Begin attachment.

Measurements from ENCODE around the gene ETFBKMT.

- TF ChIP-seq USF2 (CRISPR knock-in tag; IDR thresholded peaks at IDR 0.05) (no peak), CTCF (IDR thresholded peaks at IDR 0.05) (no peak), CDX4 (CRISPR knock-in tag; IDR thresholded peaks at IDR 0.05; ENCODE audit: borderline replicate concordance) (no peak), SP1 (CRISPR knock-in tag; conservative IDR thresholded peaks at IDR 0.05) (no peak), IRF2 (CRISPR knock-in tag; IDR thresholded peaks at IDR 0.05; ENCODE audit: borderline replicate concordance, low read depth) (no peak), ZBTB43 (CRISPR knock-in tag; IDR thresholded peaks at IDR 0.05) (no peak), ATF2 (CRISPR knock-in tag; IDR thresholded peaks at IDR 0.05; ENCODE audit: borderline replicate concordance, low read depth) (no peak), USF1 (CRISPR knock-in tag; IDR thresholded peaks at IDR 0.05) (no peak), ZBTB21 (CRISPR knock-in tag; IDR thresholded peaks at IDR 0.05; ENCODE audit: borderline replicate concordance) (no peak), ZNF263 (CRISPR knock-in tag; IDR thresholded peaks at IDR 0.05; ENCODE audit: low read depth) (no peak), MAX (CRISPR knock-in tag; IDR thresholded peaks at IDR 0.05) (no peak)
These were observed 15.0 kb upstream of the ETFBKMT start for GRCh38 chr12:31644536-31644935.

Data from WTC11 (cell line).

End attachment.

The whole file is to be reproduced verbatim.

Measurements from ENCODE around the gene ETFBKMT.

- TF ChIP-seq USF2 (CRISPR knock-in tag; IDR thresholded peaks at IDR 0.05) (no peak), CTCF (IDR thresholded peaks at IDR 0.05) (no peak), CDX4 (CRISPR knock-in tag; IDR thresholded peaks at IDR 0.05; ENCODE audit: borderline replicate concordance) (no peak), SP1 (CRISPR knock-in tag; conservative IDR thresholded peaks at IDR 0.05) (no peak), IRF2 (CRISPR knock-in tag; IDR thresholded peaks at IDR 0.05; ENCODE audit: borderline replicate concordance, low read depth) (no peak), ZBTB43 (CRISPR knock-in tag; IDR thresholded peaks at IDR 0.05) (no peak), ATF2 (CRISPR knock-in tag; IDR thresholded peaks at IDR 0.05; ENCODE audit: borderline replicate concordance, low read depth) (no peak), USF1 (CRISPR knock-in tag; IDR thresholded peaks at IDR 0.05) (no peak), ZBTB21 (CRISPR knock-in tag; IDR thresholded peaks at IDR 0.05; ENCODE audit: borderline replicate concordance) (no peak), ZNF263 (CRISPR knock-in tag; IDR thresholded peaks at IDR 0.05; ENCODE audit: low read depth) (no peak), MAX (CRISPR knock-in tag; IDR thresholded peaks at IDR 0.05) (no peak)
These were observed 15.0 kb upstream of the ETFBKMT start for GRCh38 chr12:31644536-31644935.

Data from WTC11 (cell line).